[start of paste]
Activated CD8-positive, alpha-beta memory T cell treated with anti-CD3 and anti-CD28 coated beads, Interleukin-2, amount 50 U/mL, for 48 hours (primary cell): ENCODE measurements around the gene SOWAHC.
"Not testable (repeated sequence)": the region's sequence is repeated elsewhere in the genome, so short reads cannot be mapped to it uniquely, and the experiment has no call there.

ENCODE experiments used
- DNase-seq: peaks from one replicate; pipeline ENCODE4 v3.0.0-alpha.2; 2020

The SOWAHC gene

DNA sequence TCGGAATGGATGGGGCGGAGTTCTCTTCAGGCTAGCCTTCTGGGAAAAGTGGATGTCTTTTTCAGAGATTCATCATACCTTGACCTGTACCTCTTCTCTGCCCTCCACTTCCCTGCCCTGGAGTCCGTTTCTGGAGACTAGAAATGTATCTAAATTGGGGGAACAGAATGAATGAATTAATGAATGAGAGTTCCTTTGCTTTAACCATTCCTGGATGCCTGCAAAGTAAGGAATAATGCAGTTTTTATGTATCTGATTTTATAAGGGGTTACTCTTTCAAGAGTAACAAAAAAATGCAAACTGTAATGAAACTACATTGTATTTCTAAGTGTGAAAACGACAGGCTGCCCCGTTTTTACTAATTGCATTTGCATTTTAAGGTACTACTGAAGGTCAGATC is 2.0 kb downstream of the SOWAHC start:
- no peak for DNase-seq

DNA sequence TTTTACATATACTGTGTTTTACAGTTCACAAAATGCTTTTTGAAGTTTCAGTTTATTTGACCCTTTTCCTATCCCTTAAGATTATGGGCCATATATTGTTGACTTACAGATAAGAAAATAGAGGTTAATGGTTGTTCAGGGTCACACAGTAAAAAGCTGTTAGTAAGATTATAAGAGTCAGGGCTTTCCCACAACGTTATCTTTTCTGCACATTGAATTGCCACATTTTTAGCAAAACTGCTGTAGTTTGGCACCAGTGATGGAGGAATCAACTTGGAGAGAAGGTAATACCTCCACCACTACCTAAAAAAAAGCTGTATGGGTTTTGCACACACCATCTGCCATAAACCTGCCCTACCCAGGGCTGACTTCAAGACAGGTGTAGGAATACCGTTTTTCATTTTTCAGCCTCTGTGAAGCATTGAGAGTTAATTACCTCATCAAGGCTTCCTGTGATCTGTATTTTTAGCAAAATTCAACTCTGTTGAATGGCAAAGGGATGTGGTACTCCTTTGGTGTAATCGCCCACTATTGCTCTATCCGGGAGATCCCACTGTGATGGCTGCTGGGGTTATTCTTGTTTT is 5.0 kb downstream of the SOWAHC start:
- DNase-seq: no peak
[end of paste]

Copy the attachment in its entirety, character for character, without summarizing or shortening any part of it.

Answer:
Activated CD8-positive, alpha-beta memory T cell treated with anti-CD3 and anti-CD28 coated beads, Interleukin-2, amount 50 U/mL, for 48 hours (primary cell): ENCODE measurements around the gene SOWAHC.
"Not testable (repeated sequence)": the region's sequence is repeated elsewhere in the genome, so short reads cannot be mapped to it uniquely, and the experiment has no call there.

ENCODE experiments used
- DNase-seq: peaks from one replicate; pipeline ENCODE4 v3.0.0-alpha.2; 2020

The SOWAHC gene

DNA sequence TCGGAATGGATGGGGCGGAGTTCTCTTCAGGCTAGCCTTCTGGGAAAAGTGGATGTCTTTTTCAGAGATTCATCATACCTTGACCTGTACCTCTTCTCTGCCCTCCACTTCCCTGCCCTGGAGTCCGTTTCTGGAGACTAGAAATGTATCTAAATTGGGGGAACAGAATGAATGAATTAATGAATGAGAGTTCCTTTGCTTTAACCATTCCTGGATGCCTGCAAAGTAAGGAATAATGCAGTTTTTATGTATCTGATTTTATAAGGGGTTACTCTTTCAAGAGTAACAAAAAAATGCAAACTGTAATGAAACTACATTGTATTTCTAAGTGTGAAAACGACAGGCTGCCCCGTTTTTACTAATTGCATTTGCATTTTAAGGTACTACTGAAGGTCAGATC is 2.0 kb downstream of the SOWAHC start:
- no peak for DNase-seq

DNA sequence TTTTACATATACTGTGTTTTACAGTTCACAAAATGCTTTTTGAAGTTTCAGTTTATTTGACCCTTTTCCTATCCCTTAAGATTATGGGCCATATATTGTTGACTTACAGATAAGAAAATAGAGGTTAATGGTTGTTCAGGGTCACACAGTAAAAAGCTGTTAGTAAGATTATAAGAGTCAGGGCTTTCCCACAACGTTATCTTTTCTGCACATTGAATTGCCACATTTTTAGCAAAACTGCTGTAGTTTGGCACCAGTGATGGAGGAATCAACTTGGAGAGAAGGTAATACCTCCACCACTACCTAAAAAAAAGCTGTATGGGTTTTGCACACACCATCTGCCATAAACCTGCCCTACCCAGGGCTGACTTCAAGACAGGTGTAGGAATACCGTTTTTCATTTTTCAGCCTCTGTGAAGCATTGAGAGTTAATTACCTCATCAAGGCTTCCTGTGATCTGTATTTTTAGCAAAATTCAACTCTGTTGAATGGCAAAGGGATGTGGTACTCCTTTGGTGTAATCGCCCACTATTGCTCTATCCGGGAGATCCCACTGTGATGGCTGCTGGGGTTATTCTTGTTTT is 5.0 kb downstream of the SOWAHC start:
- DNase-seq: no peak